R Language Basic usage of Anova()


Example

When dealing with an unbalanced design and/or non-orthogonal contrasts, Type II or Type III Sum of Squares are necessary. The Anova() function from the car package implements these. Type II Sum of Squares assumes no interaction between main effects. If interactions are assumed, Type III Sum of Squares is appropriate.

The Anova() function wraps around the lm() function.


Using the mtcars data sets as an example, demonstrating the difference between Type II and Type III when an interaction is tested.

> Anova(lm(wt ~ factor(cyl)*factor(am), data=mtcars), type = 2)
Anova Table (Type II tests)

Response: wt
                       Sum Sq Df F value    Pr(>F)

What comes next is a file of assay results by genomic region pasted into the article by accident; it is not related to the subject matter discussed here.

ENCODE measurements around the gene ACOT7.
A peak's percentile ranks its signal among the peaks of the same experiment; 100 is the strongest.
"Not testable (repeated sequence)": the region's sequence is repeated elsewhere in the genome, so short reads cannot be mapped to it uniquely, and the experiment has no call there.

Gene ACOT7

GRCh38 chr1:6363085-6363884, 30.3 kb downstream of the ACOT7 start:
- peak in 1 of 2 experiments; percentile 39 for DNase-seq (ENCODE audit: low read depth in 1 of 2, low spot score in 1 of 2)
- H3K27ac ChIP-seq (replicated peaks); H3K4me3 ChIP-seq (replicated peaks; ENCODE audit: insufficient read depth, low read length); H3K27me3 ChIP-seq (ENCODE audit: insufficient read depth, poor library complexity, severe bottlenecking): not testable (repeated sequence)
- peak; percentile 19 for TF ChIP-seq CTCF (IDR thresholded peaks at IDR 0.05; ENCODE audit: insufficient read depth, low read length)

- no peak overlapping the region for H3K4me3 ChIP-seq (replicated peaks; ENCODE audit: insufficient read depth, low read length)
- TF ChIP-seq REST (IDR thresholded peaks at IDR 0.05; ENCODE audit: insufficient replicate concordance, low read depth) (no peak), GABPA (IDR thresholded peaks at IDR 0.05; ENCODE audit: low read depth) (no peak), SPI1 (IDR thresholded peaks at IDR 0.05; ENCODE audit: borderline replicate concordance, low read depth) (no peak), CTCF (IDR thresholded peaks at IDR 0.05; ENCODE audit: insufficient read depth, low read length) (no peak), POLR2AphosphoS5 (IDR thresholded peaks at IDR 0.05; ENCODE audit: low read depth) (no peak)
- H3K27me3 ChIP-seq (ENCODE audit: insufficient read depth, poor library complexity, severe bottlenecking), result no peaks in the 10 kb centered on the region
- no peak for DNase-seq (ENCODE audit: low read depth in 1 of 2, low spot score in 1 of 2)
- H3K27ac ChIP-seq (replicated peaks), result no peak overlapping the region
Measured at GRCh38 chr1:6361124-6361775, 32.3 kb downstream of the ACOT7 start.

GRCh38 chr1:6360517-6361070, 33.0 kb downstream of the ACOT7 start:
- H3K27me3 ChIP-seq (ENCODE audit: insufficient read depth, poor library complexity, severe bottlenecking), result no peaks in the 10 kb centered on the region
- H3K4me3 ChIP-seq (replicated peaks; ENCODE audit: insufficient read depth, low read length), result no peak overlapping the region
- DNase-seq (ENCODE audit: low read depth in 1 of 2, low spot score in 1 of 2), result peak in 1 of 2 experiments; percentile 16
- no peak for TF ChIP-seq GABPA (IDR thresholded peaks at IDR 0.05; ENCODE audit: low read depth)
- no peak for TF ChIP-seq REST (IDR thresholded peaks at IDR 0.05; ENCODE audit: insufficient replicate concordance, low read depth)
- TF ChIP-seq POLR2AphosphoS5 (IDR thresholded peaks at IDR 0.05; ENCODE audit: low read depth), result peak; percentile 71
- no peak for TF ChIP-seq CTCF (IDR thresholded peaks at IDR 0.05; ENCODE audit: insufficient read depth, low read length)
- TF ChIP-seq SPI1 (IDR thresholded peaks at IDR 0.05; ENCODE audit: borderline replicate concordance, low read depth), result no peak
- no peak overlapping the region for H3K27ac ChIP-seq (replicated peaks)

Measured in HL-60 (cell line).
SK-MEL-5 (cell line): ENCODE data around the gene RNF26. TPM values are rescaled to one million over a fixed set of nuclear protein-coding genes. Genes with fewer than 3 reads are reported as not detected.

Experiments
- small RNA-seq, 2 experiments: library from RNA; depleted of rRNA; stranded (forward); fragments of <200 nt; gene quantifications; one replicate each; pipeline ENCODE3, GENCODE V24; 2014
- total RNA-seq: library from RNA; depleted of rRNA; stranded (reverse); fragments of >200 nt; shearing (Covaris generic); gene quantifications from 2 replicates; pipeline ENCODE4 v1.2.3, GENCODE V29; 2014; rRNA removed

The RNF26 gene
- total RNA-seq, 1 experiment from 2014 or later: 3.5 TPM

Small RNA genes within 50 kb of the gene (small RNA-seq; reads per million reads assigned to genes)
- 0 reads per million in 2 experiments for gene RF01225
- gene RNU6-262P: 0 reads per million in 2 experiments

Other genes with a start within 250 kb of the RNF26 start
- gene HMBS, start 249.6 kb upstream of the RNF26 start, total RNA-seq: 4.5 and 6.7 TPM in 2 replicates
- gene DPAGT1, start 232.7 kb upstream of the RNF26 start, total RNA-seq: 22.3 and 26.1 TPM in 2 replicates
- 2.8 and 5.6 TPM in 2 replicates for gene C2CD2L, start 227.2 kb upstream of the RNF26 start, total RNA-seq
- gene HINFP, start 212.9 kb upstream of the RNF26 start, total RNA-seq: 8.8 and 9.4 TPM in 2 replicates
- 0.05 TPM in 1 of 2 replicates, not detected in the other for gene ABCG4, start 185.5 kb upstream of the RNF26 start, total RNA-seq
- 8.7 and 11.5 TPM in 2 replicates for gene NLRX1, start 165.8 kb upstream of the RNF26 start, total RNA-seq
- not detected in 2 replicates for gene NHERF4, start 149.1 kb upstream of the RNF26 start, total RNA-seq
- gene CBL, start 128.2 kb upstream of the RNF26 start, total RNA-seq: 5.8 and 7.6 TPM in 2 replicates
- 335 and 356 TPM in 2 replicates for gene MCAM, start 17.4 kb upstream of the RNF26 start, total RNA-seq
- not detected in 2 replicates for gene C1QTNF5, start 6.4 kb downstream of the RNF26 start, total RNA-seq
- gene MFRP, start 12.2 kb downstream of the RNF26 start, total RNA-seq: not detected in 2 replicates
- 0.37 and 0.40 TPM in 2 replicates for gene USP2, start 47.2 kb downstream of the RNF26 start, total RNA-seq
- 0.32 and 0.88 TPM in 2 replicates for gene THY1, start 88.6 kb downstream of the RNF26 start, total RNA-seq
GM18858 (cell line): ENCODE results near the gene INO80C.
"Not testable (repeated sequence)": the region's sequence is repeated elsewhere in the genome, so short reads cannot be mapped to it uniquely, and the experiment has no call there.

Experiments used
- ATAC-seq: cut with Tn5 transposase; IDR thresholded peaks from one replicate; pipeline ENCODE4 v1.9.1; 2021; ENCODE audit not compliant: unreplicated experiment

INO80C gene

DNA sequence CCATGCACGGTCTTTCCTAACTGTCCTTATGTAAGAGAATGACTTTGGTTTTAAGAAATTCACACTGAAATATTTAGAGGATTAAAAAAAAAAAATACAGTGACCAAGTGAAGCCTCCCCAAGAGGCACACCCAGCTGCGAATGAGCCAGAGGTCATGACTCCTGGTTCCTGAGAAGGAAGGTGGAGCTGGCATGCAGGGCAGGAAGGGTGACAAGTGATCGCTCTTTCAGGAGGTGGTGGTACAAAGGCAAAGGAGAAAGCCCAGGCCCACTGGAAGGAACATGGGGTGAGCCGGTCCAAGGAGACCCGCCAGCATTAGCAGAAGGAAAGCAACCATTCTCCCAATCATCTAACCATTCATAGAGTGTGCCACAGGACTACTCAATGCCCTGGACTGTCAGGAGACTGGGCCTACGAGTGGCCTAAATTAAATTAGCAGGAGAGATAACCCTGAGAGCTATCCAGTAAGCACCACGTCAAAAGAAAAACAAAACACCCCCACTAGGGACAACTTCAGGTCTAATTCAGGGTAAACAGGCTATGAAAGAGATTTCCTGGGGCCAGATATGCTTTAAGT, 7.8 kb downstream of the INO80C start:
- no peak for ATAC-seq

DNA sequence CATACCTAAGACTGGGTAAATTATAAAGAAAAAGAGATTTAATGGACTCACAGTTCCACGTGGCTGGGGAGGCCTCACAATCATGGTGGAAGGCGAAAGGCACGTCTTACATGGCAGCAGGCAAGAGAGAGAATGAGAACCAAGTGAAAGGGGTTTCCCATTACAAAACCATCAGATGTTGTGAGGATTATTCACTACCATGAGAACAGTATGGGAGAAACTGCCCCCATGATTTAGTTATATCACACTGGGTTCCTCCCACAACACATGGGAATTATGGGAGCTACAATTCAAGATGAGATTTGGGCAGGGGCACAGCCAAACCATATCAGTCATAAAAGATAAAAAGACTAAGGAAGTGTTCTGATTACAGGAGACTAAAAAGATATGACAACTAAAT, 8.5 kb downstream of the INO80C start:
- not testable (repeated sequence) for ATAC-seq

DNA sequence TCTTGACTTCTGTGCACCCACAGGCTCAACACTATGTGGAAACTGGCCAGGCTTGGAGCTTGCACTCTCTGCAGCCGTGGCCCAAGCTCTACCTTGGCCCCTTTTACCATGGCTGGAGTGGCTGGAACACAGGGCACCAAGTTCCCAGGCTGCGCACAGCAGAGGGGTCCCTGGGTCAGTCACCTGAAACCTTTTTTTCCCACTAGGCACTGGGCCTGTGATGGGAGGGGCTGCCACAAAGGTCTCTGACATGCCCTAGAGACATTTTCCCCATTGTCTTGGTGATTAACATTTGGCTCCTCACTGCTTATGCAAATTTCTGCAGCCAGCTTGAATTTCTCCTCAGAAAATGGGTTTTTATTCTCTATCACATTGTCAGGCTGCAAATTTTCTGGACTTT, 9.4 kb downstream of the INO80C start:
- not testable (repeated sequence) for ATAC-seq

factor(cyl)            7.2278  2 11.5266 0.0002606 ***
factor(am)             3.2845  1 10.4758 0.0032895 ** 
factor(cyl):factor(am) 0.0668  2  0.1065 0.8993714    
Residuals              8.1517 26                      
---
Signif. codes:  0 ‘***’ 0.001 ‘**’ 0.01 ‘*’ 0.05 ‘.’ 0.1 ‘ ’ 1

> Anova(lm(wt ~ factor(cyl)*factor(am), data=mtcars), type = 3)
Anova Table (Type III tests)

Response: wt
                        Sum Sq Df F value    Pr(>F)    
(Intercept)            25.8427  1 82.4254 1.524e-09 ***
factor(cyl)             4.0124  2  6.3988  0.005498 ** 
factor(am)              1.7389  1  5.5463  0.026346 *  
factor(cyl):factor(am)  0.0668  2  0.1065  0.899371    
Residuals               8.1517 26                      
---
Signif. codes:  0 ‘***’ 0.001 ‘**’ 0.01 ‘*’ 0.05 ‘.’ 0.1 ‘ ’ 1